Monday, February 13, 2012

The Harder Side to the Soft Side of Business

Downsizing can be essential for an organization to survive. Its use as a successful strategic intervention, however, is too often marginal. Leaders often fail in the design and falter in the deployment. They connect the wrong tactic with the right intention. They use it as a means to a different end. They seem to forget the power of fear and bury the emotional implications of affecting someone’s livelihood (and/or reputation).

Downsizing as an improvement strategy is limited in its success. Perhaps it is semantics, but downsizing as a strategy seems wrong. In my work, it is a means to a strategic end. It may be an essential activity in order to align the resources with the intended outcomes and put people in better positions (literally) to advance the mission and achieve success.

The very challenges that bring an organization to this crossroads are often the circumstances that undermine its successful execution. A poorly managed business with a lack of leadership is not necessarily going to benefit from systemic redesign, organizational redesign or downsizing if the intended outcome doesn’t address the leadership void and the lack of business acumen. Also, cutting positions to reduce expenses can be “penny wise and pound foolish” when you diminish the ability to deliver on service or damage relationship channels with key clients. An organization that suffers from poor or disingenuous communication will only suffer more as a downsizing unfolds and people are left wondering or worrying about their future. Executive management without vision will not see more clearly after the downsizing is complete.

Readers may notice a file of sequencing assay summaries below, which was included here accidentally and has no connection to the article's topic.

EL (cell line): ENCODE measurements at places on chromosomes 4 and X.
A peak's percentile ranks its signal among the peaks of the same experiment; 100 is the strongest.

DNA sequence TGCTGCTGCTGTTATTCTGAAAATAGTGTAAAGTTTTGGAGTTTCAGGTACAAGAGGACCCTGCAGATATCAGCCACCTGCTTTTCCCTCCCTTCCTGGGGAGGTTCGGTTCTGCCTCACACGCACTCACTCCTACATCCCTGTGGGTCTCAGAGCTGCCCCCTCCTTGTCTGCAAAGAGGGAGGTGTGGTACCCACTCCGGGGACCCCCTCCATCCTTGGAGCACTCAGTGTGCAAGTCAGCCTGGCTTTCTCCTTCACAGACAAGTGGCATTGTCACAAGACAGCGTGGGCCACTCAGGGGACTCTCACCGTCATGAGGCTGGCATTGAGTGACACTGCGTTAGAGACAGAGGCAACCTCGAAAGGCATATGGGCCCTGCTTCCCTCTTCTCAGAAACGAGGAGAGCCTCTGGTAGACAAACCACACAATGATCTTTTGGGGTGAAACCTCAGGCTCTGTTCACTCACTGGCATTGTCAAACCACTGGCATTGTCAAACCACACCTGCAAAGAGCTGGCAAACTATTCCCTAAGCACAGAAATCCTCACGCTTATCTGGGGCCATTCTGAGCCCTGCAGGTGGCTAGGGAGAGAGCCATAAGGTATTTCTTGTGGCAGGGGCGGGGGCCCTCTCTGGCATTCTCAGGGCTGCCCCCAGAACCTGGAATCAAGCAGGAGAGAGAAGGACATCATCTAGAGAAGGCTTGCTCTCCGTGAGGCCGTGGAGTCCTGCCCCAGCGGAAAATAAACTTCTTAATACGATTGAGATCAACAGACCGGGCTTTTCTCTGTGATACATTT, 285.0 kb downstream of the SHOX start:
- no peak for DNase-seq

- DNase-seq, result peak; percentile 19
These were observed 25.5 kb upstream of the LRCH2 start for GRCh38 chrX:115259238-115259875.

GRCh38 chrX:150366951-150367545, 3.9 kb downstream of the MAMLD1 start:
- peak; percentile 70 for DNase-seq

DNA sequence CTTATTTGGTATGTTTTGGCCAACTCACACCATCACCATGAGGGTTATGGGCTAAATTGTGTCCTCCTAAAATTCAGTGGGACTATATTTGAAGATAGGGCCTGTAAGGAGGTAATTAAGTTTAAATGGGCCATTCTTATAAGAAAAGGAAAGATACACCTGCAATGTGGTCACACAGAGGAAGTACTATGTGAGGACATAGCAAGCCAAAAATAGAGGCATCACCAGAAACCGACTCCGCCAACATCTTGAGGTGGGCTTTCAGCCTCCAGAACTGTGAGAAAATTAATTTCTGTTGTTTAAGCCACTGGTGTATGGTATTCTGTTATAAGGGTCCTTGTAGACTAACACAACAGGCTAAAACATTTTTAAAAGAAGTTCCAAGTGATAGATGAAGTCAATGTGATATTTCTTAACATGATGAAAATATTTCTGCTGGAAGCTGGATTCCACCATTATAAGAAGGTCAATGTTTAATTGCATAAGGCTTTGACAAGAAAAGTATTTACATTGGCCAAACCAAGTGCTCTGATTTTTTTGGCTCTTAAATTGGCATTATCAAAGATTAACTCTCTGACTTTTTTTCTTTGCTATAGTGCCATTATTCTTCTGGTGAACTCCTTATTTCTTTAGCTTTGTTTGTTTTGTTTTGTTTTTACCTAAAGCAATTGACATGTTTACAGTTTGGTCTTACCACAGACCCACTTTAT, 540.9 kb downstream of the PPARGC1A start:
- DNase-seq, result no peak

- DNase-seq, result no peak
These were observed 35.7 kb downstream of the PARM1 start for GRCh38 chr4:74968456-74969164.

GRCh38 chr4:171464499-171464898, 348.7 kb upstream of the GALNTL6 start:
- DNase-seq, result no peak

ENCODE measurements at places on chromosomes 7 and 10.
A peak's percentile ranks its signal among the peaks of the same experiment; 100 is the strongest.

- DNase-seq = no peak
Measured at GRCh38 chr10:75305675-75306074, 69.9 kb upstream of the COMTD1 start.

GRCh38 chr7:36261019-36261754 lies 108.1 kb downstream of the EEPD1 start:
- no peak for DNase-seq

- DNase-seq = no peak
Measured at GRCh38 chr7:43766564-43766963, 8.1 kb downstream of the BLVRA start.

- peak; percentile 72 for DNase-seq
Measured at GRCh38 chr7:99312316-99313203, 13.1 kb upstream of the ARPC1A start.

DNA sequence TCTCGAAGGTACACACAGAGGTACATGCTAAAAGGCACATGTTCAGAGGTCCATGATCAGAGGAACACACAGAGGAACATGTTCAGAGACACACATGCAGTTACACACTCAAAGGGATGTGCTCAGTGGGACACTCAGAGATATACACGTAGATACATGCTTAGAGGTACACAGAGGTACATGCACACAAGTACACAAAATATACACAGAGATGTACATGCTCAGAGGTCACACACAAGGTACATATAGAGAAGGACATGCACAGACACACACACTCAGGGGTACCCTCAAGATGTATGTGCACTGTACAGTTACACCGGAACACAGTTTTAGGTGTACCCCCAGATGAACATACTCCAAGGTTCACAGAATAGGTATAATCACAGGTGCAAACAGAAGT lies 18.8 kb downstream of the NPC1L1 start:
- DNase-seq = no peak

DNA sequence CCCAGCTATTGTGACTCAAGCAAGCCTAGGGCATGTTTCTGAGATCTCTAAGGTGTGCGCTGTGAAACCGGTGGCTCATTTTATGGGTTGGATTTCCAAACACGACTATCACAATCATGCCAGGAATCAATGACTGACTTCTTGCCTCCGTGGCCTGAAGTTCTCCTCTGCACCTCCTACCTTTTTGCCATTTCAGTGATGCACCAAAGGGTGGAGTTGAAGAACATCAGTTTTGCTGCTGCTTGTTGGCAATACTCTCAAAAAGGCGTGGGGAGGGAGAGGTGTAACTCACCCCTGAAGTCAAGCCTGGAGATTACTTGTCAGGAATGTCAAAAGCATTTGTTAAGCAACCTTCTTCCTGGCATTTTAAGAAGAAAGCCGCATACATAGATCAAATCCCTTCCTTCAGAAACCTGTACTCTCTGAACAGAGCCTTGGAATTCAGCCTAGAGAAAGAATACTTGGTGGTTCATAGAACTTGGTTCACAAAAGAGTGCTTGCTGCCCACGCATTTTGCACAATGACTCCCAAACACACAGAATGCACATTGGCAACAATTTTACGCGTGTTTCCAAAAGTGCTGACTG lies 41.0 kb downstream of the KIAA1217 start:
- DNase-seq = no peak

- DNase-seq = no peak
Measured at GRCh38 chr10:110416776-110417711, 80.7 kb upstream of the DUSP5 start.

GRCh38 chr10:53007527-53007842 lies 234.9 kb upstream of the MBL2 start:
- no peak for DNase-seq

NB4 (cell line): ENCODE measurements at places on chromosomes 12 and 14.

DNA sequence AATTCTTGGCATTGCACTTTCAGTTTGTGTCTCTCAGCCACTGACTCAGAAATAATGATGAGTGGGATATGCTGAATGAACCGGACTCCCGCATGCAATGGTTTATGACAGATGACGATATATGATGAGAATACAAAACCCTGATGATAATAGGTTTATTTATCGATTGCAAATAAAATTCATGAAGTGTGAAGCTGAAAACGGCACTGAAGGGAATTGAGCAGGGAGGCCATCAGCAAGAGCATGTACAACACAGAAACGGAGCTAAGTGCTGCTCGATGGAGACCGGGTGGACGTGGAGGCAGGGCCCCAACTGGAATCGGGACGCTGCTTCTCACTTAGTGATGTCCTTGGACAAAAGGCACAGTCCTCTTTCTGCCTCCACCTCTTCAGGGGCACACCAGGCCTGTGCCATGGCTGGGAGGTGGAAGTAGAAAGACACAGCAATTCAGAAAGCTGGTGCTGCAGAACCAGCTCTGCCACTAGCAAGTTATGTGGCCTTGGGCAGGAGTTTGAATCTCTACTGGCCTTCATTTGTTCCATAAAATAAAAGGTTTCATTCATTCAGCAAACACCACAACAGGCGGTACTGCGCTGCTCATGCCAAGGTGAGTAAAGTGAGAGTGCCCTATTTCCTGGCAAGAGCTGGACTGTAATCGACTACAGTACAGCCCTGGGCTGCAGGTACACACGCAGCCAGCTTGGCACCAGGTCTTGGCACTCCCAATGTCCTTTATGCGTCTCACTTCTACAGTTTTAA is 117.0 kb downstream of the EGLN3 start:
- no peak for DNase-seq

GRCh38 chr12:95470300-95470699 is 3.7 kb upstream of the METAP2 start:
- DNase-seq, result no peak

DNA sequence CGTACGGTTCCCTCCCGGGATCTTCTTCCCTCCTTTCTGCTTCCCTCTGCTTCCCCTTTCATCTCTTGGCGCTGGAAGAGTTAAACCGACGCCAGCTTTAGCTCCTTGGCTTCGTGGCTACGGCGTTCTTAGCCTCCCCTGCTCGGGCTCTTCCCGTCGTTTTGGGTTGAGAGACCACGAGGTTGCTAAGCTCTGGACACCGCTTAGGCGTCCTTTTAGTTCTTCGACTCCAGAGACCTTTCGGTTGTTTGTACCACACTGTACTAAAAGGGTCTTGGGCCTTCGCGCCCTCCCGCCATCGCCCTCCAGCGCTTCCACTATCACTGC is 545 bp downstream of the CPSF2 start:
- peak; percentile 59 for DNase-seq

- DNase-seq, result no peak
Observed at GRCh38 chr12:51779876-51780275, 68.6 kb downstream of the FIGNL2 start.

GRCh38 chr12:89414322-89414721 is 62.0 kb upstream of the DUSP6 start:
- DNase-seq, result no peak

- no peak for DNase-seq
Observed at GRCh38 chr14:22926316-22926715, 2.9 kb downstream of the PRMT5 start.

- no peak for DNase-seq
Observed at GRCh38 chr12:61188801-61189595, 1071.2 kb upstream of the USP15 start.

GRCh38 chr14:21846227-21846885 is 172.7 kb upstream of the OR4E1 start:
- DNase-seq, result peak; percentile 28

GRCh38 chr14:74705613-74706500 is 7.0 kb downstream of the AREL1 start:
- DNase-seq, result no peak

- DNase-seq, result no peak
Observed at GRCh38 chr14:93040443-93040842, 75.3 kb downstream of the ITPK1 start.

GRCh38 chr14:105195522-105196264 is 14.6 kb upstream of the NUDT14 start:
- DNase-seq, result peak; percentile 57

Successful downsizing requires broader consideration and visionary planning that starts with the end in mind (ala Stephen Covey). If institutions followed the steps outlined in the text perhaps downsizing would be perceived less negatively and the impacts felt less dramatically. Organizations that consider the options and the consequences are more likely to find success through the downsizing effort. Companies that work from a platform of respect and consideration are inclined to realize the positive results.

Downsizing can be brilliant when truly connected to the strategic intentions of an organization. It can make unworkable situations manageable. Downsizing can even help address weaknesses, when it is intended (and known) to be occurring for that purpose. Downsizing has a necessary place in the quiver and should be used by those skilled in its integrated design, multi-faceted deployment and long-term delivery.
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